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Motivational Interviewing


Motivational Interviewing 'a therapeutic style intended to help ... When it is done sincerely, affirming your patient supports and promotes self-efficacy. ... – PowerPoint PPT presentation

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Title: Motivational Interviewing

Motivational Interviewing
  • a therapeutic style intended to help clinicians
    work with patients to address the patients
    fluctuation between opposing behaviors and
  • Source Miller and Rollnick, Motivational
    Interviewing 1991.

Four Types of Motivational Statements Can Be
  • Cognitive Recognition of the problem (e.g., "I
    guess this is more serious than I thought.")
  • Affective Expression of concern about the
    perceived problem (e.g., "I'm really worried
    about what is happening to me.")
  • A Direct or Implicit Intention to change behavior
    (e.g., "I've got to do something about this.")
  • Optimism about one's ability to change (e.g., "I
    know that if I try, I can really do it.")

Four Major Types of Patient Resistance Source
Miller and Rollnick, 1991.
  • ArguingThe patient contests the accuracy,
    expertise, or integrity of the clinician.

Major Types of Patient Resistance (cont.)
  • Interrupting The patient breaks in and
    interrupts the clinician in a defensive manner.

Major Types of Patient Resistance (cont.)
  • Denying The patient expresses unwillingness to
    recognize problems, cooperate, accept
    responsibility, or take advice.

Major Types of Patient Resistance (cont.)
  • Ignoring The patient shows evidence of ignoring
    or not following the clinician.

Motivational Interviewing Skills Simple
  • The simplest approach to responding to resistance
    is with nonresistance, by repeating the patient's
    statement in a neutral form. This acknowledges
    and validates what the patient has said and can
    elicit an opposite response.

Motivational Interviewing Skills Shifting Focus
  • You can defuse resistance by helping the client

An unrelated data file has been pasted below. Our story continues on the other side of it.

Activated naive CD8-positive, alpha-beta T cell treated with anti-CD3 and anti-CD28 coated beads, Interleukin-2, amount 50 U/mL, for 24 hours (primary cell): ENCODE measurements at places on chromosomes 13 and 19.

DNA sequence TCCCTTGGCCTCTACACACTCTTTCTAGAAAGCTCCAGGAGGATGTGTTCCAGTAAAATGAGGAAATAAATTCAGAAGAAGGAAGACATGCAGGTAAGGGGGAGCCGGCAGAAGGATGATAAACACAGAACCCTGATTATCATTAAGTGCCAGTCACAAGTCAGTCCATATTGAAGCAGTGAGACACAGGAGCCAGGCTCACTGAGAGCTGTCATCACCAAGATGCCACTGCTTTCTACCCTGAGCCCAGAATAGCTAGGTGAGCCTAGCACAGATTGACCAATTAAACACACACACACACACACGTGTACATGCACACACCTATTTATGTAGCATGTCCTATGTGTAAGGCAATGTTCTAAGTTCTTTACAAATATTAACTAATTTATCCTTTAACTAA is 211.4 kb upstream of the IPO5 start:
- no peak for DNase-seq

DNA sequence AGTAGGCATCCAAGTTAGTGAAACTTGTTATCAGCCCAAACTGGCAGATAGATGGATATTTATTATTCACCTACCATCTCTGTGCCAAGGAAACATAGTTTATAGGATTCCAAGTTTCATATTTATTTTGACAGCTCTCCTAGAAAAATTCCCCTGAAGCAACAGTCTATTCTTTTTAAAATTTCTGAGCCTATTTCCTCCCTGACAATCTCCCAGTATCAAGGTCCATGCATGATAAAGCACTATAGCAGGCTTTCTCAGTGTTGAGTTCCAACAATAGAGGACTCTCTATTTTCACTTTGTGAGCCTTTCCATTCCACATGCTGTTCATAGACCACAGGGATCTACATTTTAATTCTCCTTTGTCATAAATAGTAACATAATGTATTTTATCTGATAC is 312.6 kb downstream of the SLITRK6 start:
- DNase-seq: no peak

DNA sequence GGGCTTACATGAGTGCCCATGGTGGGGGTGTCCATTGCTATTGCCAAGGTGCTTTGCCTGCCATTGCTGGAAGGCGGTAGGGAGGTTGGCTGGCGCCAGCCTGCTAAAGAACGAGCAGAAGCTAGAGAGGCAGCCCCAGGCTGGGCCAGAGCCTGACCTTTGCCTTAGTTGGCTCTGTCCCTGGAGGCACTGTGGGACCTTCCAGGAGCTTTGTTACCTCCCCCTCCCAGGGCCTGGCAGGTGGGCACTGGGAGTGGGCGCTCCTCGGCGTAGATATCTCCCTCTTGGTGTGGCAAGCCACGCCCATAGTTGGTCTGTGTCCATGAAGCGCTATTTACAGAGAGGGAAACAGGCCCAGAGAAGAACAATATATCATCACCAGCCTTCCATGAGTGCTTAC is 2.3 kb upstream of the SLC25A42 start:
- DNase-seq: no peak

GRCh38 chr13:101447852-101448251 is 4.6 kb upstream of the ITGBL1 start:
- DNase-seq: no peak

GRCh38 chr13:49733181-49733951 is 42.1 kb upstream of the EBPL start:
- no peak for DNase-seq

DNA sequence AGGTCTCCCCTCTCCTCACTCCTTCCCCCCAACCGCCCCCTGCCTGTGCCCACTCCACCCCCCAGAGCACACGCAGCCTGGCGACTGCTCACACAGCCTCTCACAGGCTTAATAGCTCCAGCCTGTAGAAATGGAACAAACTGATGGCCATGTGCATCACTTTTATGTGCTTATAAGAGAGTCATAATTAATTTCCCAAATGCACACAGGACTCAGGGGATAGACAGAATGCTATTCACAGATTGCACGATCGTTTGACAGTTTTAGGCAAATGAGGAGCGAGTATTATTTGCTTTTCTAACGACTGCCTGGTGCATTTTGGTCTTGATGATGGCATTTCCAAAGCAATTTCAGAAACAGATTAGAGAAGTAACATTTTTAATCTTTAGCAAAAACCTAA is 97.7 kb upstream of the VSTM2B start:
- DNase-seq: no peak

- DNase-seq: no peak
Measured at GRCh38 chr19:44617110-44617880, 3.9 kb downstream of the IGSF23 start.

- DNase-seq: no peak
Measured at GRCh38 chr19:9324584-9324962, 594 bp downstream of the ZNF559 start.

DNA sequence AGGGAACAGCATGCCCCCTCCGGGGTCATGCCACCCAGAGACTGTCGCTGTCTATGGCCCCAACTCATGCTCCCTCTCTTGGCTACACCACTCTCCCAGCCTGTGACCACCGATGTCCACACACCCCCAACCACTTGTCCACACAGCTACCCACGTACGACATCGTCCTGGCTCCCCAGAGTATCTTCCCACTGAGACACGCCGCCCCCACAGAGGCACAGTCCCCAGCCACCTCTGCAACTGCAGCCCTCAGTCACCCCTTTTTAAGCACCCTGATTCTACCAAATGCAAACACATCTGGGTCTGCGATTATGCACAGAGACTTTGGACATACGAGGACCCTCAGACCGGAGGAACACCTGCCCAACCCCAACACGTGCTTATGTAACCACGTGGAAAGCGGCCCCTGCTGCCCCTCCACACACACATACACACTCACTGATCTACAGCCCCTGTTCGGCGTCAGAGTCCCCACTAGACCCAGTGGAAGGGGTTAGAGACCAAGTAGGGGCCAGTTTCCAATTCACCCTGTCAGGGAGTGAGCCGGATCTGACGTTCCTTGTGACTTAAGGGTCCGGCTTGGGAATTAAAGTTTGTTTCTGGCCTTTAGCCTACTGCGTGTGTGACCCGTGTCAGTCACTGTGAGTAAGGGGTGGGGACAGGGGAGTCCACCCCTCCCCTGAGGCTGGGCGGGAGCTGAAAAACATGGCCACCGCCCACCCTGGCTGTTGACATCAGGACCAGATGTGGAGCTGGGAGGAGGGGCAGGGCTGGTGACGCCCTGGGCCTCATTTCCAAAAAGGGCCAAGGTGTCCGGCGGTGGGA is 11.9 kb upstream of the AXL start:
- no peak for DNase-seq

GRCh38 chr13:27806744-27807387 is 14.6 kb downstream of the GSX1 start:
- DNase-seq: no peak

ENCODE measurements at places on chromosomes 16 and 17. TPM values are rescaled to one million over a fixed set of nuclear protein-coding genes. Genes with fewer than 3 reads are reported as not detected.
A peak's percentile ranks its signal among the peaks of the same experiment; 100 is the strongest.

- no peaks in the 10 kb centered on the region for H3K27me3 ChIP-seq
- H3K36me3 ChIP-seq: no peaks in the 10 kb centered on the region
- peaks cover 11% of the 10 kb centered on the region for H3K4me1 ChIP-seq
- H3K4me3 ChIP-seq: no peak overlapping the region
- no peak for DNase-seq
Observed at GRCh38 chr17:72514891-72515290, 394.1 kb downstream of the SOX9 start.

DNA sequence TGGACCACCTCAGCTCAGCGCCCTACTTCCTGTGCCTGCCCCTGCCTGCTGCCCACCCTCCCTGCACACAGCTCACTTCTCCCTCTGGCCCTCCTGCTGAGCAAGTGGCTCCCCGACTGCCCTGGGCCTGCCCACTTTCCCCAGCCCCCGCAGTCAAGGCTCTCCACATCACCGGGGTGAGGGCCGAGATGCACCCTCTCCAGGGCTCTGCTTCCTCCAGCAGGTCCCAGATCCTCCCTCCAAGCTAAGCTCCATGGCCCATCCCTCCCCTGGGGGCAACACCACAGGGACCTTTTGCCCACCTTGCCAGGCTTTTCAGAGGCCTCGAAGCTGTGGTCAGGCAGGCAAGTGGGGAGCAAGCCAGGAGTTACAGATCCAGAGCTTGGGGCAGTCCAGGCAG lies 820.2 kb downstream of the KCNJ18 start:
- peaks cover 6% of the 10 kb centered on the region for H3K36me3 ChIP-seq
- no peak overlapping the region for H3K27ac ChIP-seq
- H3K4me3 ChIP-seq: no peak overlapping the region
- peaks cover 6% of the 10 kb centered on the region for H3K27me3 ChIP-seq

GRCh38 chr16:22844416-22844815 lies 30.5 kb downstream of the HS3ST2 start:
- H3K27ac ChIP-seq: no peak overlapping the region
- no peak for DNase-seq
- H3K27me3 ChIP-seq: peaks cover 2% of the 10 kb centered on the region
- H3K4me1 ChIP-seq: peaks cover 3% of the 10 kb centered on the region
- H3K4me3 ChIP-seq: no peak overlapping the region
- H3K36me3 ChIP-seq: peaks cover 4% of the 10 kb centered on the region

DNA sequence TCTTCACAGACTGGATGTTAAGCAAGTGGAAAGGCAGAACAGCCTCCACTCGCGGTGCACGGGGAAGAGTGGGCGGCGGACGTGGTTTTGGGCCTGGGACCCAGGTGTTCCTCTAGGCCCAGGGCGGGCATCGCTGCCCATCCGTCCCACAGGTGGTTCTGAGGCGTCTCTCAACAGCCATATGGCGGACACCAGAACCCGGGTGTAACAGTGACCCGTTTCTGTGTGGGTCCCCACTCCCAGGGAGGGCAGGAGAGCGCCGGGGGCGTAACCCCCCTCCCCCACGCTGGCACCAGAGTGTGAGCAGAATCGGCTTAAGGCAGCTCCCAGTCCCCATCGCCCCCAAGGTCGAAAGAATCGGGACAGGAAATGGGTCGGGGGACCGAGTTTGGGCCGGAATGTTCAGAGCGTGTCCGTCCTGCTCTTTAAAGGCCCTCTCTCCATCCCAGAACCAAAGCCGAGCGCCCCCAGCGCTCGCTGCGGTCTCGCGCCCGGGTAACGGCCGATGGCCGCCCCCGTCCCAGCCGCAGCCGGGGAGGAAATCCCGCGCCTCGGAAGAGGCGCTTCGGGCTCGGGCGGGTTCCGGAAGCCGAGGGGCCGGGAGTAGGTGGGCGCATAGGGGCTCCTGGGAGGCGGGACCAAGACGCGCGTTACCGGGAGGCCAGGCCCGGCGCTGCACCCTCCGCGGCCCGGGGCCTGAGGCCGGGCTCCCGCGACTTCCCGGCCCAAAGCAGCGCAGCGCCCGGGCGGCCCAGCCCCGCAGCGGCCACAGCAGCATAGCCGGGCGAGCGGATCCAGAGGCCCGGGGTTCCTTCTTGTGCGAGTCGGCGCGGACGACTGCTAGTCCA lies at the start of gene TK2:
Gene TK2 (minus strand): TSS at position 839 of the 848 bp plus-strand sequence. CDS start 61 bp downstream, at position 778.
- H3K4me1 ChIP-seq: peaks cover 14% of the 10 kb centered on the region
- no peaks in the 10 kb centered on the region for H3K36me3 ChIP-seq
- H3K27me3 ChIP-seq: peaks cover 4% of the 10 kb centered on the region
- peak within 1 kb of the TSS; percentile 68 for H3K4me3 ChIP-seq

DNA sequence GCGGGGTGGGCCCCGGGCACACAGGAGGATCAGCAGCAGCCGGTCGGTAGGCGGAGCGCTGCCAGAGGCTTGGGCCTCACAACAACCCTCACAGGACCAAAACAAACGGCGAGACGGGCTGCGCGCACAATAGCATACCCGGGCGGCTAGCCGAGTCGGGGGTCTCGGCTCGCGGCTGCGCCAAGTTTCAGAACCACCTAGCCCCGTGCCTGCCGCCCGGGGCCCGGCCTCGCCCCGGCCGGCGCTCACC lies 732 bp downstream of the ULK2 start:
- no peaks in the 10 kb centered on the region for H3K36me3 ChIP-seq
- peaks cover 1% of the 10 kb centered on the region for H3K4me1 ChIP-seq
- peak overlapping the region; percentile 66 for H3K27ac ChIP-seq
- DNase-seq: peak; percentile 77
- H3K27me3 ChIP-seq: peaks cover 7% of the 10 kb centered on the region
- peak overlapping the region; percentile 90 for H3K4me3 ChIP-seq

shift focus away from obstacles and barriers.
    This method offers an opportunity to affirm your
    client's personal choice regarding the conduct of
    his own life.

Motivational Interviewing Skills Reframing
  • A good strategy to use when a client denies
    personal problems is reframing--offering a new
    and positive interpretation of negative
    information provided by the client. Reframing
    acknowledges the validity of the client's raw
    observations, but offers a new meaning.

Motivational Interviewing Skills Rolling With
  • Momentum can be used to good advantage.
  • Perceptions can be shifted.
  • New perspectives are invited but not imposed.
  • The client is a valuable resource in finding
    solutions to problems.

Motivational Interviewing Skills Siding with
the Negative
  • One more strategy for adapting to patient
    resistance is to "side with the negative"--to
    take up the negative voice in the discussion. If
    your client is ambivalent, your taking the
    negative side of the argument evokes a "Yes,
    but..." from the patient, who then expresses the
    other (positive) side.

Motivational Interviewing Skills Self-Efficacy
  • The belief that one can perform a behavior or
    accomplish a particular task
  • Belief in the possibility of change is an
    important motivator.
  • The client is responsible for choosing and
    carrying out personal change.
  • There is hope in the range of alternative
    approaches available.

Motivational Interviewing Skills Avoiding
  • Arguments are counterproductive.
  • Defending breeds defensiveness.
  • Resistance is a signal to change strategies.
  • Labeling is unnecessary.

Motivational Interviewing Skills Open-Ended
  • Asking open-ended questions helps you understand
    your clients' point of view and elicits their
    feelings about a given topic or situation.
    Open-ended questions facilitate dialog they
    cannot be answered with a single word or phrase
    and do not require any particular response.

Motivational Interviewing Skills Listen
  • Reflective listening is a way of checking rather
    than assuming that you know what is meant.

Motivational Interviewing Skills Expressing
  • Empathy communicates acceptance, while supporting
    the process of change.
  • Acceptance facilitates change.
  • Clinician seeks to build up rather than tear
  • Skillful reflective listening is fundamental to
    expressing empathy.

Motivational Interviewing Skills Develop
  • Motivation for change is enhanced when clients
    perceive differences between their current
    situation and their hopes for the future.
  • Developing awareness of consequences helps
    clients examine their behavior.
  • A discrepancy between present behavior and
    important goals motivates change.
  • The client should present the arguments for

Motivational Interviewing Skills Affirm
  • When it is done sincerely, affirming your patient
    supports and promotes self-efficacy.

Motivational Interviewing Clinical Interview
Putting Responsibility for Change on the Patient.
  • Simple Reflection
  • Shifting Focus
  • Reframing
  • Rolling with Resistance
  • Siding with the Negative
  • Self-Efficacy
  • Avoiding Arguments
  • Open-ended Questions
  • Listen Reflectively
  • Expressing Empathy
  • Develop Discrepancy
  • Affirm
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